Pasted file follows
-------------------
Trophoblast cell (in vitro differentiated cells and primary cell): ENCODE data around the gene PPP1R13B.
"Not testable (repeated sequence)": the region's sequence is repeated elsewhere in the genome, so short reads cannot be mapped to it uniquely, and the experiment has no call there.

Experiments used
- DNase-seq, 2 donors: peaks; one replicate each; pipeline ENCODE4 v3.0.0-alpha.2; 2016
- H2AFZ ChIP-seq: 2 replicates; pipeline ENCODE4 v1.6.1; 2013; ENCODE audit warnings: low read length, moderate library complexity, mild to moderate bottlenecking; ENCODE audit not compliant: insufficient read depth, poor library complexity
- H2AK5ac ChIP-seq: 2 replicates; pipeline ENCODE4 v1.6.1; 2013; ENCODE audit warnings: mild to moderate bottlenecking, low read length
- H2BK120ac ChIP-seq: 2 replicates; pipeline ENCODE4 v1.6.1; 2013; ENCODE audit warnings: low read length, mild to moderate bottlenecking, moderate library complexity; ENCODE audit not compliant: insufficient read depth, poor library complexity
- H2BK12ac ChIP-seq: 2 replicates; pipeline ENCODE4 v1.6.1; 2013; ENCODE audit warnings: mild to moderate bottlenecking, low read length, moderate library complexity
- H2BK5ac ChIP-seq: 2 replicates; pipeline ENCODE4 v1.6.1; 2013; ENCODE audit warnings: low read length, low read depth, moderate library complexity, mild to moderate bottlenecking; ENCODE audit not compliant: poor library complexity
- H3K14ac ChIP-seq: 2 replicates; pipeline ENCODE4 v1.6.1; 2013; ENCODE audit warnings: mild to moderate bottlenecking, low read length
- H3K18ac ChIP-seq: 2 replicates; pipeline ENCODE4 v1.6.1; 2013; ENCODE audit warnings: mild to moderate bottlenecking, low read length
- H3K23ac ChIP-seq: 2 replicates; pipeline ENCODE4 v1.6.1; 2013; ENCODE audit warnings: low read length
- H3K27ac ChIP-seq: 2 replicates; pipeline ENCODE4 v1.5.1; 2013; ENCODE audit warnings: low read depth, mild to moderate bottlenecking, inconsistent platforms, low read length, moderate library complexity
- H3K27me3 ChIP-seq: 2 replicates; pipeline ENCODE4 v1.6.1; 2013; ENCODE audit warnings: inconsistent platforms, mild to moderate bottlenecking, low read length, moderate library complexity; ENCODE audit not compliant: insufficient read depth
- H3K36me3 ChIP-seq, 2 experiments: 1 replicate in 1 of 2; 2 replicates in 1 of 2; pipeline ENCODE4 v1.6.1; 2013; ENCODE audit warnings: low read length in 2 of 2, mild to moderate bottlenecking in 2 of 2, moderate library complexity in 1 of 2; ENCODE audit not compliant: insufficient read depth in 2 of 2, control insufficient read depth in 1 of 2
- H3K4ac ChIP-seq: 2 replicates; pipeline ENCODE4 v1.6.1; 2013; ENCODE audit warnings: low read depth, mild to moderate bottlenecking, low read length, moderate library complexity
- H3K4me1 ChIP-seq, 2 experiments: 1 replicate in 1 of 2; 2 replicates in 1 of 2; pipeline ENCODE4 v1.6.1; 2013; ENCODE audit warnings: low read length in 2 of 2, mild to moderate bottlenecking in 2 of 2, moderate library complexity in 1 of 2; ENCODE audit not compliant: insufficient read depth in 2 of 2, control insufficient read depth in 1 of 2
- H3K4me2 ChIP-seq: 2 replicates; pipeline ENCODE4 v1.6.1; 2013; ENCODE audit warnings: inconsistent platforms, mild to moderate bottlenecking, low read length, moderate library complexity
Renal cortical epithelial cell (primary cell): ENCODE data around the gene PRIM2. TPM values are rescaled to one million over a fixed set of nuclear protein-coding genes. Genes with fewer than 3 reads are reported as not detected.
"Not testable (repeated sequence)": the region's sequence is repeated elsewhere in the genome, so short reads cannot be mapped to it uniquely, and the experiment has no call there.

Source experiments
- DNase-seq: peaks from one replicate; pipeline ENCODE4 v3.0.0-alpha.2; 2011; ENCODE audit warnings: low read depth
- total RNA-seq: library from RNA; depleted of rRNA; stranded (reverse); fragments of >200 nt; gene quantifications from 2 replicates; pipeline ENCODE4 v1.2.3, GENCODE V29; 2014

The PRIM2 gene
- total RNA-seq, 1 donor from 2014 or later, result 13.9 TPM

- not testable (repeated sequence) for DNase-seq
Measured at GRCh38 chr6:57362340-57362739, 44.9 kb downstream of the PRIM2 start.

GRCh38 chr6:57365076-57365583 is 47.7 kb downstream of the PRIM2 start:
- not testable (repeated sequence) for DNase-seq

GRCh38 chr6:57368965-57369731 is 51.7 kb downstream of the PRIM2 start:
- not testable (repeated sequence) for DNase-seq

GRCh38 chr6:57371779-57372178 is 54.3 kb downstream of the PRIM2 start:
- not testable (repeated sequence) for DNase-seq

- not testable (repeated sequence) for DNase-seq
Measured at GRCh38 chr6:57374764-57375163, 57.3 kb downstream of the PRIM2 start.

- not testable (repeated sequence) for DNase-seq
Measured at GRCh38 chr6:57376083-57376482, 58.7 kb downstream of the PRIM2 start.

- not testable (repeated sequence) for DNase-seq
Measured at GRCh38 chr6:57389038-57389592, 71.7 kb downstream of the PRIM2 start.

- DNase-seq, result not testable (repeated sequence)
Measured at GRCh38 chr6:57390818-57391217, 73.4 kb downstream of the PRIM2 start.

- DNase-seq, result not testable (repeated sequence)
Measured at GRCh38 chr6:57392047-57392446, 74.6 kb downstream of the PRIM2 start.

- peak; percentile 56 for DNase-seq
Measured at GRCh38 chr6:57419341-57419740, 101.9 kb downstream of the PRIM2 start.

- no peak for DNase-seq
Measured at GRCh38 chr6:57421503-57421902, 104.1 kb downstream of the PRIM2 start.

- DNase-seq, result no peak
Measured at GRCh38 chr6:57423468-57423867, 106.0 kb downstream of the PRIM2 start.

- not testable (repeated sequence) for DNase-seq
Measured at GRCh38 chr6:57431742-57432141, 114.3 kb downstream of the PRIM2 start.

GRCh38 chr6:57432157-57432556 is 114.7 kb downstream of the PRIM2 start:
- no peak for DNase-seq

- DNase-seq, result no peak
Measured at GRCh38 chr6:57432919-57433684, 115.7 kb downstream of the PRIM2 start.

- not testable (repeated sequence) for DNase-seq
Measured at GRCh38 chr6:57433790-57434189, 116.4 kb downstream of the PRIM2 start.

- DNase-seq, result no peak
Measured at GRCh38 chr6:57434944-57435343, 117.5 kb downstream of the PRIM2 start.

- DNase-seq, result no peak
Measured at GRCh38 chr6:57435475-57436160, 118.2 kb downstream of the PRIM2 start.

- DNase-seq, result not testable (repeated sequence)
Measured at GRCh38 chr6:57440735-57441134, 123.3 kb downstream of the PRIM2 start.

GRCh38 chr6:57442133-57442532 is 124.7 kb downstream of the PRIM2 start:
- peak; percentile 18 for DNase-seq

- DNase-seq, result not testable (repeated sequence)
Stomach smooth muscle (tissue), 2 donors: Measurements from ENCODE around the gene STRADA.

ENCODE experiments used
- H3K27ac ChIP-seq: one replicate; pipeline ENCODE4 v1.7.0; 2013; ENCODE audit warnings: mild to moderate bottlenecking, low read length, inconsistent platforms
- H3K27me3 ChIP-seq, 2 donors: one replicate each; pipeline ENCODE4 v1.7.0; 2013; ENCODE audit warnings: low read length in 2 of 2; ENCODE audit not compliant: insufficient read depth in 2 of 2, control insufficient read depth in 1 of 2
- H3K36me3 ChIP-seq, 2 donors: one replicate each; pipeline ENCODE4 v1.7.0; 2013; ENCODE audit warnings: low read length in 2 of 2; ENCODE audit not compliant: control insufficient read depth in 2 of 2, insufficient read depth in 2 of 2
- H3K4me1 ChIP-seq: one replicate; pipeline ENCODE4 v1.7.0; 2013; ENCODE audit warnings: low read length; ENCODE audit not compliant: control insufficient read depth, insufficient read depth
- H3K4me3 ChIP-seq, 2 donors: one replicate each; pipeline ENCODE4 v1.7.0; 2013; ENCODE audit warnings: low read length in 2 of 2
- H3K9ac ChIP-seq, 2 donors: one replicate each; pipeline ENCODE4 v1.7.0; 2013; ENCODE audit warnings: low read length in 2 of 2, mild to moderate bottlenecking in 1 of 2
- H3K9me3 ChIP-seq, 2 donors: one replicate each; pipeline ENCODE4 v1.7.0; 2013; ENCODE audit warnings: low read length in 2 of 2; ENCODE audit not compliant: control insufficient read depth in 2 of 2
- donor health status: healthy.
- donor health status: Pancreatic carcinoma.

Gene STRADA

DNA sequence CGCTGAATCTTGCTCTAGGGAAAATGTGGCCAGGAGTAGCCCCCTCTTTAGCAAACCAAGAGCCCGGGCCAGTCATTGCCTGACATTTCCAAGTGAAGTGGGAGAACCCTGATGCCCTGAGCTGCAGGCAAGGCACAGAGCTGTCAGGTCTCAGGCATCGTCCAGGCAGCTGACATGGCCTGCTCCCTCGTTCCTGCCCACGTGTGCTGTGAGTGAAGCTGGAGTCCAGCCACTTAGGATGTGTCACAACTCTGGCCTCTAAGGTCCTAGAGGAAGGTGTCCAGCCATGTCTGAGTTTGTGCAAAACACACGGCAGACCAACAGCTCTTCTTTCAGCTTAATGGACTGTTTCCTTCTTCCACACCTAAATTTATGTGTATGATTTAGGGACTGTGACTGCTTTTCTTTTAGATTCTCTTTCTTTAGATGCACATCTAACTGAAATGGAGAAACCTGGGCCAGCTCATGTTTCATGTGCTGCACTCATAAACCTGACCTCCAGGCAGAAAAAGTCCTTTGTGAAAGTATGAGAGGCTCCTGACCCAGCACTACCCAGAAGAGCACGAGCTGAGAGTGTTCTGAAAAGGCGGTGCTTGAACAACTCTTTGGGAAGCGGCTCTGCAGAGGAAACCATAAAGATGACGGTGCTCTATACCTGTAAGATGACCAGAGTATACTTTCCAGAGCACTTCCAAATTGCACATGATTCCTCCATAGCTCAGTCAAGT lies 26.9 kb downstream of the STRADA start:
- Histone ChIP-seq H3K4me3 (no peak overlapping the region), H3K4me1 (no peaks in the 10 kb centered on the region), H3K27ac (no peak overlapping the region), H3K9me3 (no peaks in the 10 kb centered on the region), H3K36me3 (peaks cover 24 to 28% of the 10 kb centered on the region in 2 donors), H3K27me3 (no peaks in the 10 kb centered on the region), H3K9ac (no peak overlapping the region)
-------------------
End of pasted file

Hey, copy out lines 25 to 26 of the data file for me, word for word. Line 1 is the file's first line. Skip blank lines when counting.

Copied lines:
- total RNA-seq, 1 donor from 2014 or later, result 13.9 TPM

- not testable (repeated sequence) for DNase-seq